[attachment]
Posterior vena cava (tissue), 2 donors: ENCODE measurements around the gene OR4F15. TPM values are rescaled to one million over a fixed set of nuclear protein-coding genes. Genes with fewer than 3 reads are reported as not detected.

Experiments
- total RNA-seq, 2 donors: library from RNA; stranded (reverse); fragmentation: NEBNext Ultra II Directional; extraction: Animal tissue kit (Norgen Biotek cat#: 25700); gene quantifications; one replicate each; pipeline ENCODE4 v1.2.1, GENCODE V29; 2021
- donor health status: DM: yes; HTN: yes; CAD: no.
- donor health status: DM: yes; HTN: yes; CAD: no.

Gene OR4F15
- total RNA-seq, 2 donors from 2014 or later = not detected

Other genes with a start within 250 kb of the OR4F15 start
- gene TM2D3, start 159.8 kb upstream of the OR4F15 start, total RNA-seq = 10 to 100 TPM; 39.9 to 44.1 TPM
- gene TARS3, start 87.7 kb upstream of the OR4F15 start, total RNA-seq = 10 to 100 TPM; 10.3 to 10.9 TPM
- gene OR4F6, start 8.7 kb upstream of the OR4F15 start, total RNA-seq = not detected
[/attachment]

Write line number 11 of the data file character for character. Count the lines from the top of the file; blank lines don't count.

- gene OR4F6, start 8.7 kb upstream of the OR4F15 start, total RNA-seq = not detected